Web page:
Now, after disassembling. I noticed that I wasted my time doing so. There is indeed a button cell attached to the phone mainboard, I think it fits a CR2430 (almost 3mm in diameter). BUT.. the cell is soldered to the board. So no way of just slipping the battery away from the board. The solders are very fine, I would guess that i need a very fine and stable soldering machine to unsolder it and then solder a new battery. My soldering iron (and my shaky hands) will probably ruin the board. I ruined the battery connection anyway, the steel that was soldered to the battery was cut off when I tried to push the battery out (not realizing fast enough that it was soldered and not just glued). All was not lost, since the smartphone works anyway without the internal cell (which was already dead). I reassembled the phone back and just installed ClockSync from Google-Play to keep my time syncrhonized and exact. If I had a cell and a good soldering iron I could have tried more, but I think (in this situation) it is best to leave the phone until it is no longer usable and buy a new one. This is a good lesson though, since I learned a little bit more about the electronics of a smartphone and I can do better next time I want to disassemble. This is how I learned to construct my own PC and repair laptops in the beginning.

Generalizing Galois Groups

There were many attempt to generalize the notion of algebraic extension of fields to other (more general) categories. One of my favourite generalization is for the category of reduced commutative rings which was made popular by the likes of Edgar Enochs, Robert Raphael and Mel Hochster. An algebraic extension in this category is just an essential extension that is an integral extension. Why is integral extension alone not enough? One simple reason is because one can never end an integral extension in this category (you can always find a strict integral extension of a reduced commutative unitary ring that is also reduced and commutative). The necessity of essential extension (essential extensions can be defined in a pure category theoretical way) allows a “largest” algebraic closure. In fact, Hochster has shown that any such reduced commutative unitary ring $A$ will have a largest essential and integral extension which is called the total integral closure of the ring. By largest we mean that for any essential and integral extension of $A$ there is an $A$-monomorphism from this extension to the total integral closure.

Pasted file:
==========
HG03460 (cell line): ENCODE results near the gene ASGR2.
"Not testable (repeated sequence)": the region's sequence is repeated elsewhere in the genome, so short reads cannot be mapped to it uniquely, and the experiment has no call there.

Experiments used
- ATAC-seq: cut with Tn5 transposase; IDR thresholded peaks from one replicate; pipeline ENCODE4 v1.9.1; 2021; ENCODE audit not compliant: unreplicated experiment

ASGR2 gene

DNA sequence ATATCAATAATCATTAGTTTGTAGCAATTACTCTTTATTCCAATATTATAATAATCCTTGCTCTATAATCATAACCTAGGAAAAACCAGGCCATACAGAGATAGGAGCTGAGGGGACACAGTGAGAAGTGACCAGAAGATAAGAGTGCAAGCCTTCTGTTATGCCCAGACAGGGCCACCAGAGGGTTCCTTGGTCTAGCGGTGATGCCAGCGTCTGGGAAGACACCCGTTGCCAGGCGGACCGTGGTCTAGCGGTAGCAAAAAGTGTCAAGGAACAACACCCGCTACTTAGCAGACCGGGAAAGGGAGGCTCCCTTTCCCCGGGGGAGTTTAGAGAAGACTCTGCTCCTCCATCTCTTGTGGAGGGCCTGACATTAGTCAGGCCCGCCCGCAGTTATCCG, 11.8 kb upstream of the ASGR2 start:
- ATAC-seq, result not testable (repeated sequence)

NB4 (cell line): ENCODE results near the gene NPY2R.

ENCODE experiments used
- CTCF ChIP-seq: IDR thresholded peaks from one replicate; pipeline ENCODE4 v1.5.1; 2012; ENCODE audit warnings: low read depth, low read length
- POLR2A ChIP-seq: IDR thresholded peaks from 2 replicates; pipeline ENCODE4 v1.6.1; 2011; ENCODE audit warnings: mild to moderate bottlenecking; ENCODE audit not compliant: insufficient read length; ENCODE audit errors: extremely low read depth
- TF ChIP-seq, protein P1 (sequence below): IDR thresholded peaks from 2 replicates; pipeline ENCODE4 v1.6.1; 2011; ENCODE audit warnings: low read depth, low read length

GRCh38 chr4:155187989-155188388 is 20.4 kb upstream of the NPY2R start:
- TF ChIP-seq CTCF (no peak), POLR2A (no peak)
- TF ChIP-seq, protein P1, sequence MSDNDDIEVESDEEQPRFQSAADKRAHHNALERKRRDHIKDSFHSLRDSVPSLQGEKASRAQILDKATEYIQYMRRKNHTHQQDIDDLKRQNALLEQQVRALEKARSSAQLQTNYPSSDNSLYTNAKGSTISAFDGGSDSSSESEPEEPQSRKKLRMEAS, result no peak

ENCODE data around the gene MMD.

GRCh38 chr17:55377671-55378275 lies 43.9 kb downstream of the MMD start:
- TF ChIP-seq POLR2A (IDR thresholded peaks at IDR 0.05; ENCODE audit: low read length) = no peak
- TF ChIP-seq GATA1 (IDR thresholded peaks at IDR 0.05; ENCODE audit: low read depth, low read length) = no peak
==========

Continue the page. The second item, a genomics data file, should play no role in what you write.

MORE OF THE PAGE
The total integral closure is also rightfully known as the algebraic closure of the ring. This name is justified considering the following characterization (made by Hochster):

Let $B$ be the total integral closure of $A$ then.
– All monic polynomials of degree $n\in\N$ with coefficients in $A$ are factored into $n$ linear polynomials with coefficients in $B$
– All residue domains with respect to ideals of $B$ are integrally closed in their algebraically closed field of fractions